Product Strategy Development 

The product manager must clearly define and communicate the product's vision. To do this, the PM needs to thoroughly understand economic conditions, the market, the competition, and the customer needs. These activities involve significant research from secondary sources and through administering your own scaled quantitative and qualitative studies. Expect to design and administer surveys, conduct customer discovery interviews, and spend a ton of time analyzing the results. Product strategy development is not a task with a set end and beginning. It occurs constantly throughout the entire product lifecycle. A great PM continually talks to their customers and refines their strategy to better meet their needs. 

Roadmapping and Prioritization 

The product manager is responsible for setting the direction for product development. This involves prioritizing products and features based on the insights that you gain from your product strategy development and research. A great PM will effectively leverage customer insights, business knowledge, and additional research to prioritize their roadmap. They will continuously test their reasoning and hypotheses with the market and adjust priorities regularly.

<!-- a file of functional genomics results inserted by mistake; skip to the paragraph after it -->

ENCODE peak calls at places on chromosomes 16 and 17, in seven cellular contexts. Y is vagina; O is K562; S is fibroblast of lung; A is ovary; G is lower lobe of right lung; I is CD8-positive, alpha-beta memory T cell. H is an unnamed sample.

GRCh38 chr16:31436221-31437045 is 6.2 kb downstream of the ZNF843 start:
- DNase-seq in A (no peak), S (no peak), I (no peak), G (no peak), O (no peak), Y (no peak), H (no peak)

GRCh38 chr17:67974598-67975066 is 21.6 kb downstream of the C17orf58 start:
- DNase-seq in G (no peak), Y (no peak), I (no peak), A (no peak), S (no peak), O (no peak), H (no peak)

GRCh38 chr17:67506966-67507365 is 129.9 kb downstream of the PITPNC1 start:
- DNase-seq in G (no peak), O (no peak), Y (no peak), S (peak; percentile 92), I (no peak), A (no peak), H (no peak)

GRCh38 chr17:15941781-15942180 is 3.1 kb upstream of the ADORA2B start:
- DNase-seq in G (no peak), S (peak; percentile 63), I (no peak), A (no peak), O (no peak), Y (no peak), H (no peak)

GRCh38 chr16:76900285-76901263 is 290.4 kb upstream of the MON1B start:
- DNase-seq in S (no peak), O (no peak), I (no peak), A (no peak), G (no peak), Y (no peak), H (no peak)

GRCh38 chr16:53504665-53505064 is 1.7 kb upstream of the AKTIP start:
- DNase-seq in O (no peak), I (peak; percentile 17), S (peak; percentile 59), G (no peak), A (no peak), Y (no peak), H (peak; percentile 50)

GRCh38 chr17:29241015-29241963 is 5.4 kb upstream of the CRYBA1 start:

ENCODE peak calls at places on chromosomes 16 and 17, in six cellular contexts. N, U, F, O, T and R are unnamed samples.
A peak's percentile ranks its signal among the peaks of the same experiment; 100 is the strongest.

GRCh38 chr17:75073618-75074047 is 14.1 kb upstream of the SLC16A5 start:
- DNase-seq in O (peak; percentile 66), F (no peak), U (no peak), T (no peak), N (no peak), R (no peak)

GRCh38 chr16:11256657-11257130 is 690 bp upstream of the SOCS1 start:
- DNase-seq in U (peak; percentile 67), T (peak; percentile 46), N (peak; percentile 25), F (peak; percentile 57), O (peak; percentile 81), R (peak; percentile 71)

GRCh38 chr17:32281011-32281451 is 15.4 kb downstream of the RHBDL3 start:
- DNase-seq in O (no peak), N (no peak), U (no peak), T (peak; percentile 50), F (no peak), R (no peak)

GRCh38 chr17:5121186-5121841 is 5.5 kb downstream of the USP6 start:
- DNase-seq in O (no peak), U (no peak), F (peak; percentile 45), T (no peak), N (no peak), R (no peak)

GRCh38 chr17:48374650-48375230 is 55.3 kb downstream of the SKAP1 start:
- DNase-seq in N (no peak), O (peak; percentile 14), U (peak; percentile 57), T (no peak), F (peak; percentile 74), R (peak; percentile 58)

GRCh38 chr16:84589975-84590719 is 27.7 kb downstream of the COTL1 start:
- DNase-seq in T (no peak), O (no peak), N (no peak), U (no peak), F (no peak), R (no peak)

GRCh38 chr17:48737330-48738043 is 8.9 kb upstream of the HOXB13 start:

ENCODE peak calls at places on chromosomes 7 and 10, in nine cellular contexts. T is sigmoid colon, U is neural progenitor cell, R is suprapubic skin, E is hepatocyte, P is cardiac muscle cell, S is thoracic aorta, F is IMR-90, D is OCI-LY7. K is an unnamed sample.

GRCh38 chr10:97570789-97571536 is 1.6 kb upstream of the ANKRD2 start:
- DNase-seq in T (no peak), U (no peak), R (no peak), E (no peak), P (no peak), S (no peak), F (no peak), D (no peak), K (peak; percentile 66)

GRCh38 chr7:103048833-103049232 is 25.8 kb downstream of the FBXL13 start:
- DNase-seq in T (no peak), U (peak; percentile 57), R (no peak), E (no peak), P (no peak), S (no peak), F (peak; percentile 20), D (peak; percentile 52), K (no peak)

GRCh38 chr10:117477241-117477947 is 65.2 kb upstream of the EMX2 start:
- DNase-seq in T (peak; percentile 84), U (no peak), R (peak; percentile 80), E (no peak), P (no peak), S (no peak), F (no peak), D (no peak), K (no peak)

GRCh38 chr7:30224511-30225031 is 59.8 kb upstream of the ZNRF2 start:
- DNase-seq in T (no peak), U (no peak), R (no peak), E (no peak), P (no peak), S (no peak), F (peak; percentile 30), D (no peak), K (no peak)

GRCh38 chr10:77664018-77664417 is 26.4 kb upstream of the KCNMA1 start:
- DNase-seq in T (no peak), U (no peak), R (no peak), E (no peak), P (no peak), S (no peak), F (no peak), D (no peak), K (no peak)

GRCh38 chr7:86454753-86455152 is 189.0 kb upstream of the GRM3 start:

Performance Monitoring 

Using their data analytics skill set, product managers will closely monitor important growth, engagement, and monetization metrics. They will develop their North Star key performance indicators, business metrics, and customer benefit metrics to analyze the product's performance over time. They will use these indicators to guide customer conversations and refine their roadmap as the product evolves. 

Go-to-Market Strategy Development 

Product managers will work with their marketing, sales, and finance peers to orchestrate a successful product launch. This includes planning many key details such as market positioning, pricing, and launch activity planning. The product manager will bring a clear definition of their target audience, the key value proposition(s), proposed business model and pricing, distribution channels, and success metrics. 

Stakeholder Management 

The PM acts as the bridge between the customer, the many different departments represented on their cross-functional team, company leadership, and all others with a vested interest in the product's success. The PM is responsible for keeping them all rowing in the same direction. 

Honing your Skill Set and Preparing for the Interview